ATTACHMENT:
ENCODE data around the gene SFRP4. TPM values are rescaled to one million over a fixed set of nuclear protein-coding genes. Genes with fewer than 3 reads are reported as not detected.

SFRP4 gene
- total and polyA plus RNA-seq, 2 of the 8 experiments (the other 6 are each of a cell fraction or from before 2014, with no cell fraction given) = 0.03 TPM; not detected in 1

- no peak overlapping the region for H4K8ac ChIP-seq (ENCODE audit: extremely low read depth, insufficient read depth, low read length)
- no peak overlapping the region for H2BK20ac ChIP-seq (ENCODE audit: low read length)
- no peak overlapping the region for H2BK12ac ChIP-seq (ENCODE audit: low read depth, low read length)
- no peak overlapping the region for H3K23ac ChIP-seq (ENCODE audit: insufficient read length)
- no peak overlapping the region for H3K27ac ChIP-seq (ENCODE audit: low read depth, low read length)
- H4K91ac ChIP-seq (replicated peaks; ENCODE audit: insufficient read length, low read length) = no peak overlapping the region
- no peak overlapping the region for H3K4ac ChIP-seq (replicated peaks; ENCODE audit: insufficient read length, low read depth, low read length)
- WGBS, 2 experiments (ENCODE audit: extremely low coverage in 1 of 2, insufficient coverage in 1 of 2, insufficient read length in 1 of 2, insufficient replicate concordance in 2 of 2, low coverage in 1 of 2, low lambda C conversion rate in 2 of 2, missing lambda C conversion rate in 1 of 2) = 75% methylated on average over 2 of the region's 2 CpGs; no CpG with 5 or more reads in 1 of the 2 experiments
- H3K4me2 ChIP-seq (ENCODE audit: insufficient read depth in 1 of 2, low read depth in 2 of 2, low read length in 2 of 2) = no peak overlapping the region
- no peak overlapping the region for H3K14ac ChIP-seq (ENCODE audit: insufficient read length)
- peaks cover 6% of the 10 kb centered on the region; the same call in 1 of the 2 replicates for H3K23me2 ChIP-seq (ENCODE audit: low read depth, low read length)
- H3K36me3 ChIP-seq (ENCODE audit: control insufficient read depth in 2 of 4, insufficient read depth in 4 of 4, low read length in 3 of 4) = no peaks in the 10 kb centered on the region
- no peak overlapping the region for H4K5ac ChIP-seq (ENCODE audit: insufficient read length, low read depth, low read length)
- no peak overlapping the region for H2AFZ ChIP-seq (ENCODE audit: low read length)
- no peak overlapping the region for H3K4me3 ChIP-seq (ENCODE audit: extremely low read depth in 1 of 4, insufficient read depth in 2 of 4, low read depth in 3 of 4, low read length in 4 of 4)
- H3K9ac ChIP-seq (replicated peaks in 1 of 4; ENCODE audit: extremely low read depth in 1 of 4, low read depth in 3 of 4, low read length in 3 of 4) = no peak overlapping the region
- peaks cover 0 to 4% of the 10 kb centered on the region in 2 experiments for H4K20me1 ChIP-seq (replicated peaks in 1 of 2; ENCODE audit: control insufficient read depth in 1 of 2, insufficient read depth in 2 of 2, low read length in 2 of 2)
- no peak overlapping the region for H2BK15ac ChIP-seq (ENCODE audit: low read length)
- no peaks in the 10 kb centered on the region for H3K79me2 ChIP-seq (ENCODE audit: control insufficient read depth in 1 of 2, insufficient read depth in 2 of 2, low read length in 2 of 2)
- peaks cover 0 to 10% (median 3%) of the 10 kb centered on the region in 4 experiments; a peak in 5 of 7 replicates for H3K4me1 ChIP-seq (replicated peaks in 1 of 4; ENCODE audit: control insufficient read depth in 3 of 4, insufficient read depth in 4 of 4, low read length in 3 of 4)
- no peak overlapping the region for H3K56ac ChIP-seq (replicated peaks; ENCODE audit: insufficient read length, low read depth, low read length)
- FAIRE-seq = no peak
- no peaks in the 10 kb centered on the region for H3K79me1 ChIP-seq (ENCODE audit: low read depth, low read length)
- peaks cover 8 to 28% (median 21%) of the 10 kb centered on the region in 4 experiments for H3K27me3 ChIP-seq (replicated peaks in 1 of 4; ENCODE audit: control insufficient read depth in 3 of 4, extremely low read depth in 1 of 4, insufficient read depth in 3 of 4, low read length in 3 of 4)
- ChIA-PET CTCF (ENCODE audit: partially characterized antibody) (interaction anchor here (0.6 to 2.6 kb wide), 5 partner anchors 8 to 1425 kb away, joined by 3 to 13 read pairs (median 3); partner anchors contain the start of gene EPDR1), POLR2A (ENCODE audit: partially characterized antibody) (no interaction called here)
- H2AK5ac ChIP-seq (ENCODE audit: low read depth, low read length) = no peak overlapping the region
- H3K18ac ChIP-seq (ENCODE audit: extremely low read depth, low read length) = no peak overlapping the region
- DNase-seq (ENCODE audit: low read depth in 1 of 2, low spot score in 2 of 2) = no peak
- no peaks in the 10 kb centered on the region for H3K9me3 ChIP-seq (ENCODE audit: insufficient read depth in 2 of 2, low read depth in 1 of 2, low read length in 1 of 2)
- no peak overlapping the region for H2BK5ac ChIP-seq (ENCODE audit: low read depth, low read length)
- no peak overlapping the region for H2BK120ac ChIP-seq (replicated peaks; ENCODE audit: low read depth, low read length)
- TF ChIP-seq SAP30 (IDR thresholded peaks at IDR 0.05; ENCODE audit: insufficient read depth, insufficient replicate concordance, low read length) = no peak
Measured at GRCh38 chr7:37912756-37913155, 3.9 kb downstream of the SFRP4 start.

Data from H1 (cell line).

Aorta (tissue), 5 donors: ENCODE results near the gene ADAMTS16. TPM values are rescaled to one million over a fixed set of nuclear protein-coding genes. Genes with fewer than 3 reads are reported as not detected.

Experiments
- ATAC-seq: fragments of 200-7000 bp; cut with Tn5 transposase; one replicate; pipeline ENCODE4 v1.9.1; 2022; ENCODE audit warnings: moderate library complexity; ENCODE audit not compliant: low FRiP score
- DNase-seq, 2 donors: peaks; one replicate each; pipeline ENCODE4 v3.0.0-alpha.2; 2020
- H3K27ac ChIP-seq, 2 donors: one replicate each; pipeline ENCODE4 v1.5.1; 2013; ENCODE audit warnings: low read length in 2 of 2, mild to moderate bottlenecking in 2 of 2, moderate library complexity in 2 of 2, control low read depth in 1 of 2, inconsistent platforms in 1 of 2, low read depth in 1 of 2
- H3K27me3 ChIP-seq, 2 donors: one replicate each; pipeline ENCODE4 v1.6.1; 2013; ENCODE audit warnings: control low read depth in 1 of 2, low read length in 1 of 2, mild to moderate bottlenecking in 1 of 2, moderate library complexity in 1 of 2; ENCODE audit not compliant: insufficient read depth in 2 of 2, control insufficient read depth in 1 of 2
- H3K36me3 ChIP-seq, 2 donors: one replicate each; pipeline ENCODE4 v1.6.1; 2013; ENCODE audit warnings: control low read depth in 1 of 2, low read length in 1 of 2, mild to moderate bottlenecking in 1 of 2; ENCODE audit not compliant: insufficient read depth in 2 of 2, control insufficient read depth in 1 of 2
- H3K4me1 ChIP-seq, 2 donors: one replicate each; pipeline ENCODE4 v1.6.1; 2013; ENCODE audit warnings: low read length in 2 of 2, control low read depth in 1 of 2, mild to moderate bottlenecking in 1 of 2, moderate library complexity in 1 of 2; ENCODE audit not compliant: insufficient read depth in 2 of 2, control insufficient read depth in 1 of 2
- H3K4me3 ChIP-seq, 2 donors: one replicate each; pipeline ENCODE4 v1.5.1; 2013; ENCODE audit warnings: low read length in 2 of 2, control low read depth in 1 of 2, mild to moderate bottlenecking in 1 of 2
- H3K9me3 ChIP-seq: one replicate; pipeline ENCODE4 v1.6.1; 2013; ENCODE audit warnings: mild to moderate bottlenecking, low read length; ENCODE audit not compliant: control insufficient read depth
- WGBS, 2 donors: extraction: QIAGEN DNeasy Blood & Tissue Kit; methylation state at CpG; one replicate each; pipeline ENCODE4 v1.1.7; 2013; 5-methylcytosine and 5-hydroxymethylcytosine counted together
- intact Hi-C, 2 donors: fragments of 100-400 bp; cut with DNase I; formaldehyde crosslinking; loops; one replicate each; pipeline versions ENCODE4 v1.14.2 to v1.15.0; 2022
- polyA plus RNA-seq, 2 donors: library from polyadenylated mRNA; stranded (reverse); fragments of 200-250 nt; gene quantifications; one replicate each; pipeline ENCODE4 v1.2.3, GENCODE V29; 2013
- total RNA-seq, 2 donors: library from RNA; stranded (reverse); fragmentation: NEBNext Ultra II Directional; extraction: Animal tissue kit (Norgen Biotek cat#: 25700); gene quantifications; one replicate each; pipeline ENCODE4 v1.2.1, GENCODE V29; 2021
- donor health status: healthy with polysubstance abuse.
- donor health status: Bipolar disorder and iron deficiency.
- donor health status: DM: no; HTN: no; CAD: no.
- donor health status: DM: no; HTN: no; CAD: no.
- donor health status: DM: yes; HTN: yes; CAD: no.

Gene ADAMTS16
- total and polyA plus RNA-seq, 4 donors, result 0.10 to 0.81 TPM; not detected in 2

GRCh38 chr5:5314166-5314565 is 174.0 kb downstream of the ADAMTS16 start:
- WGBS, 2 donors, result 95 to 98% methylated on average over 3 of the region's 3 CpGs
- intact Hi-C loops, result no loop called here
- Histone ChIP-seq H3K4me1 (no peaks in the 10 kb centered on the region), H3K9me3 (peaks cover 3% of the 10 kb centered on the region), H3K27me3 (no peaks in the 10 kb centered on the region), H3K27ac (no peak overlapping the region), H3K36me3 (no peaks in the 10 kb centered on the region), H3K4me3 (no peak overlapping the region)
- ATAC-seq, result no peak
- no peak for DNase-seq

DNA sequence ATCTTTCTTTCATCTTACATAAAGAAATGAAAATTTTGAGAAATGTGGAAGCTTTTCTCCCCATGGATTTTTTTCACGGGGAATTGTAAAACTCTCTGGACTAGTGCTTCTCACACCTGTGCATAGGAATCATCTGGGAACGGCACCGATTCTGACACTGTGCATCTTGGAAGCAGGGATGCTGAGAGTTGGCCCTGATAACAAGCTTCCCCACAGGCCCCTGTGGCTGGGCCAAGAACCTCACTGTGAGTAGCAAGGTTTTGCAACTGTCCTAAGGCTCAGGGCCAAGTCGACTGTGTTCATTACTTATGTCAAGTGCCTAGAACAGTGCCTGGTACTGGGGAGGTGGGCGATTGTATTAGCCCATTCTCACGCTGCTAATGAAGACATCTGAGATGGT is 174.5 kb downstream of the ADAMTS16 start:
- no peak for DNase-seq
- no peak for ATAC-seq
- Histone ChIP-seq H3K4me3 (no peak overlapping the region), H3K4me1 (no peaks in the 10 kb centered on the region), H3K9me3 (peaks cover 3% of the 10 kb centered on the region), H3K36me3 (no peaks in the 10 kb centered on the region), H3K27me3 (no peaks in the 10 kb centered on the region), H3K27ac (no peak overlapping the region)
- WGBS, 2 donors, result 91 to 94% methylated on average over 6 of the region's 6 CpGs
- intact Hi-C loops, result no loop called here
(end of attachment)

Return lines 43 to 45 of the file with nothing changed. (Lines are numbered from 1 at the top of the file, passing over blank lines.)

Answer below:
- H3K27me3 ChIP-seq, 2 donors: one replicate each; pipeline ENCODE4 v1.6.1; 2013; ENCODE audit warnings: control low read depth in 1 of 2, low read length in 1 of 2, mild to moderate bottlenecking in 1 of 2, moderate library complexity in 1 of 2; ENCODE audit not compliant: insufficient read depth in 2 of 2, control insufficient read depth in 1 of 2
- H3K36me3 ChIP-seq, 2 donors: one replicate each; pipeline ENCODE4 v1.6.1; 2013; ENCODE audit warnings: control low read depth in 1 of 2, low read length in 1 of 2, mild to moderate bottlenecking in 1 of 2; ENCODE audit not compliant: insufficient read depth in 2 of 2, control insufficient read depth in 1 of 2
- H3K4me1 ChIP-seq, 2 donors: one replicate each; pipeline ENCODE4 v1.6.1; 2013; ENCODE audit warnings: low read length in 2 of 2, control low read depth in 1 of 2, mild to moderate bottlenecking in 1 of 2, moderate library complexity in 1 of 2; ENCODE audit not compliant: insufficient read depth in 2 of 2, control insufficient read depth in 1 of 2